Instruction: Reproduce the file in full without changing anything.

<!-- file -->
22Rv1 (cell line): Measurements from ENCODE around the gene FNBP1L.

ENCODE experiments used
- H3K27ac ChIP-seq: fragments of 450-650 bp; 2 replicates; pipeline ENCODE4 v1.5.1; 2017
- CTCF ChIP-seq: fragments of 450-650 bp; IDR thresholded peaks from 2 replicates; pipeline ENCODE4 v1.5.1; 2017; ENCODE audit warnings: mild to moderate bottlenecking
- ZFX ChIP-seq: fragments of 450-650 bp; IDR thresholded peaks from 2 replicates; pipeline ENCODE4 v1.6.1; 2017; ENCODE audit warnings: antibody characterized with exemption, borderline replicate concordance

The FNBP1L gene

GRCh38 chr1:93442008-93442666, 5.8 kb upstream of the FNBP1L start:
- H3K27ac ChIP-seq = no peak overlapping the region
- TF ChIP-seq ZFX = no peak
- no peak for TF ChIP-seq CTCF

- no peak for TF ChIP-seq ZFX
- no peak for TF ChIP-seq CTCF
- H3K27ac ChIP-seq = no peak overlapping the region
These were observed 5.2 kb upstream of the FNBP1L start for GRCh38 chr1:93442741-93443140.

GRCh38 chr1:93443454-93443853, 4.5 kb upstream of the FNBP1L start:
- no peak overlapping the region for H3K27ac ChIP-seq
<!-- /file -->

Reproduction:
22Rv1 (cell line): Measurements from ENCODE around the gene FNBP1L.

ENCODE experiments used
- H3K27ac ChIP-seq: fragments of 450-650 bp; 2 replicates; pipeline ENCODE4 v1.5.1; 2017
- CTCF ChIP-seq: fragments of 450-650 bp; IDR thresholded peaks from 2 replicates; pipeline ENCODE4 v1.5.1; 2017; ENCODE audit warnings: mild to moderate bottlenecking
- ZFX ChIP-seq: fragments of 450-650 bp; IDR thresholded peaks from 2 replicates; pipeline ENCODE4 v1.6.1; 2017; ENCODE audit warnings: antibody characterized with exemption, borderline replicate concordance

The FNBP1L gene

GRCh38 chr1:93442008-93442666, 5.8 kb upstream of the FNBP1L start:
- H3K27ac ChIP-seq = no peak overlapping the region
- TF ChIP-seq ZFX = no peak
- no peak for TF ChIP-seq CTCF

- no peak for TF ChIP-seq ZFX
- no peak for TF ChIP-seq CTCF
- H3K27ac ChIP-seq = no peak overlapping the region
These were observed 5.2 kb upstream of the FNBP1L start for GRCh38 chr1:93442741-93443140.

GRCh38 chr1:93443454-93443853, 4.5 kb upstream of the FNBP1L start:
- no peak overlapping the region for H3K27ac ChIP-seq